(ORDO NEWS) — It becomes cold in the mesosphere. Very cold.
“In the polar latitudes (60N-80N), temperature has broken 14-year records in the past few days,” says Lynn Harvey of the Laboratory for Atmospheric and Space Physics, University of Colorado. This development has led silver clouds (NLCs) to emerge from the Arctic to mid-latitudes.
“I waited for years to see the NLCs, and finally it happened!” Reports Phil Halpert from London, England, June 7. He spotted their electric blue ripples on the local rooftops, and then rushed to photograph them in the open sky above Clissold Park.
– This is the first time I see silver clouds over London! he says.
NLCs are the highest clouds of the Earth. Sown by meteoroids, they hover at the edge of outer space 83 km above the ground. Clouds form when shreds of water vapor rise into the mesosphere in summer, allowing water to crystallize around spots of meteor smoke. Usually they are best seen after the summer solstice, but this year they appeared very early.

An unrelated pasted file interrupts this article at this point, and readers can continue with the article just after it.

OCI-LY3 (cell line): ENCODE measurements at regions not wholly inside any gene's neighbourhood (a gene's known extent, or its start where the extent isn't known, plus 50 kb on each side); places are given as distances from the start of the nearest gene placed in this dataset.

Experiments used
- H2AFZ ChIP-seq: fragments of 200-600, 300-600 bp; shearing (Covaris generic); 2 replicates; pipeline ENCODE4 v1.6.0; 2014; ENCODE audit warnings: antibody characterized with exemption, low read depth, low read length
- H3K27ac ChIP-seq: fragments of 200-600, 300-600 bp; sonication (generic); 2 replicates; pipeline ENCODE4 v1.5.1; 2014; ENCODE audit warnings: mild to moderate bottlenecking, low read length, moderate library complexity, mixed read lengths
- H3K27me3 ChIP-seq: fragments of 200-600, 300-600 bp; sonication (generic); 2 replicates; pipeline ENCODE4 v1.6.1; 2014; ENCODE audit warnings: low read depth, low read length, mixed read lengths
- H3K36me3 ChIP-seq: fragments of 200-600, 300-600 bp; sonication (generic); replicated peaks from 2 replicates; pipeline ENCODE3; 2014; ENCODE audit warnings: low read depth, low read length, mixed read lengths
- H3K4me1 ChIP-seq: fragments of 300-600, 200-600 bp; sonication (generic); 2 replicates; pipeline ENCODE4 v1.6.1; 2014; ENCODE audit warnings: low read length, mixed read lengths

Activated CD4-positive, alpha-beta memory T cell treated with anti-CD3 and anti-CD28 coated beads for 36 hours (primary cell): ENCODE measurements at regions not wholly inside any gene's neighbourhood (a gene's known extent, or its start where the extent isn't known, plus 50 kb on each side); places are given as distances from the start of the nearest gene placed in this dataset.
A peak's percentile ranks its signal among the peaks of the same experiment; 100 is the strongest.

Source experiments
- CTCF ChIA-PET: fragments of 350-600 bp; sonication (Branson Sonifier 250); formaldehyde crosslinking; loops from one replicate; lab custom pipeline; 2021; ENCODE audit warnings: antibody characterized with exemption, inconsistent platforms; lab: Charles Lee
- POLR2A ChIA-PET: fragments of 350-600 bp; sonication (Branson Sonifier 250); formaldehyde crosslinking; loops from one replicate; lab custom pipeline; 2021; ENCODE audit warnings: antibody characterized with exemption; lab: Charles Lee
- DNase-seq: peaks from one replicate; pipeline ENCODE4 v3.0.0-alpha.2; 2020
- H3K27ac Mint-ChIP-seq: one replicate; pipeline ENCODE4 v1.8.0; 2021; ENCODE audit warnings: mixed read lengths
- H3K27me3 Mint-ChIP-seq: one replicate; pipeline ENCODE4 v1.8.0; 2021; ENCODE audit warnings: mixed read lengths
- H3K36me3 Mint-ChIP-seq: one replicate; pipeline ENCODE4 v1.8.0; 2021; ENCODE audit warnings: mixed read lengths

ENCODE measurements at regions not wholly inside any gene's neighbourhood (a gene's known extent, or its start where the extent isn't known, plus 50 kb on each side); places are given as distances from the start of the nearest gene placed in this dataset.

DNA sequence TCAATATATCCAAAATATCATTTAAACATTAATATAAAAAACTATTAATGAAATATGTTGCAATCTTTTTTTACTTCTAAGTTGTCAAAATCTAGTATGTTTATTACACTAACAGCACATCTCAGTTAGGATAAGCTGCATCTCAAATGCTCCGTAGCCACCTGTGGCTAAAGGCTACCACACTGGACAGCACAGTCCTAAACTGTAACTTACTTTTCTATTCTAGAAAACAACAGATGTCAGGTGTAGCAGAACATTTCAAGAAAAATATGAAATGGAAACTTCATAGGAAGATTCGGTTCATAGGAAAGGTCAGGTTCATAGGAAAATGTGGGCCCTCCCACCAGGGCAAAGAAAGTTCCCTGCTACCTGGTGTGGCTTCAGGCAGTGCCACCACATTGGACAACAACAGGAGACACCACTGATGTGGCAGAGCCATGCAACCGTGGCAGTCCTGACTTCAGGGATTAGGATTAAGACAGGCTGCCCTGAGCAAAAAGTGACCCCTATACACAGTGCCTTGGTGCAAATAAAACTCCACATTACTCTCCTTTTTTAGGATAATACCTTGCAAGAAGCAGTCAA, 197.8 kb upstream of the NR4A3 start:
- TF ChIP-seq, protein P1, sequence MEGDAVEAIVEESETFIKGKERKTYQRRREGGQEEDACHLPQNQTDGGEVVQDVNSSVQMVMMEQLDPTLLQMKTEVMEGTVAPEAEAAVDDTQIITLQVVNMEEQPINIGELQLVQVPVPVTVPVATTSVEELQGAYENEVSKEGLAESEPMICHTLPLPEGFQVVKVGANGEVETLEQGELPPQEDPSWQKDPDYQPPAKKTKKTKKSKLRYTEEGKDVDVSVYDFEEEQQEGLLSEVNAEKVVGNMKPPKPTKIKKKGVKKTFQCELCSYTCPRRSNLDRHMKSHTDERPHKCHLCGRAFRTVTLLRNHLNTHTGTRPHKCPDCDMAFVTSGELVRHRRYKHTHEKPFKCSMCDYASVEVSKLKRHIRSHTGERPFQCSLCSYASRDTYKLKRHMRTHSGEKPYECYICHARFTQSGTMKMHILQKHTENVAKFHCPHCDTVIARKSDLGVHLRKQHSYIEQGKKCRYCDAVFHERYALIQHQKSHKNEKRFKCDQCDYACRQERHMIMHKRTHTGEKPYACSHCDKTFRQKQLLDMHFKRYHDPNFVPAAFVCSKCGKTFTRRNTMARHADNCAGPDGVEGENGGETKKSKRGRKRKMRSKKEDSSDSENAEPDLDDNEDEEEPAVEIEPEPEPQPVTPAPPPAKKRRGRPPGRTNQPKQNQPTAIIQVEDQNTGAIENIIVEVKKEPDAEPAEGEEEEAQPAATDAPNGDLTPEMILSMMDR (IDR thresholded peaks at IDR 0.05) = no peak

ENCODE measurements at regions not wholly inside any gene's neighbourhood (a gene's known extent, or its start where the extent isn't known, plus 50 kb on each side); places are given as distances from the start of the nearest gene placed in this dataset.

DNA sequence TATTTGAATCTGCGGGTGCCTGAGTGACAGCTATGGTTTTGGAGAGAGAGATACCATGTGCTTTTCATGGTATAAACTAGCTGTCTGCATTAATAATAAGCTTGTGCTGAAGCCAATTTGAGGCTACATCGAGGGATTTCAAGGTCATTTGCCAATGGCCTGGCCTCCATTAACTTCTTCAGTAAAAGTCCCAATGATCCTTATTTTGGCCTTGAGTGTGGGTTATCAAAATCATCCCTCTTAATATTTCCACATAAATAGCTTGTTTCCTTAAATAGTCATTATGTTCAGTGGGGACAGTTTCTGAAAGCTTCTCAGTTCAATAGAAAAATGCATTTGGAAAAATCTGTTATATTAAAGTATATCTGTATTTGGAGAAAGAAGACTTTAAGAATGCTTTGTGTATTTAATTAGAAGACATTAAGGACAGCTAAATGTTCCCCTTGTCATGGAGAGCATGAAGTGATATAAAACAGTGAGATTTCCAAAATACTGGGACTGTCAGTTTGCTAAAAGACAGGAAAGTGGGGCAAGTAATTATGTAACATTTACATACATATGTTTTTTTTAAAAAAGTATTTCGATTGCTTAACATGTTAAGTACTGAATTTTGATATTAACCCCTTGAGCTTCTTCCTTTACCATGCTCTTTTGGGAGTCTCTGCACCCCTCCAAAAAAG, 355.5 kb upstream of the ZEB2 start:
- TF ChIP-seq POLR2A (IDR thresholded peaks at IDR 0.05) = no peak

The temperature drops sharply. In fact, mid-latitude (35N-55N) temperatures at the end of May (DOY 142-148) were the coldest since the beginning of observations – since 2007, when NASA’s AIM spacecraft began monitoring silver clouds.
Last summer, NLCs spread south to Los Angeles and Las Vegas, setting records for observation at low latitudes.
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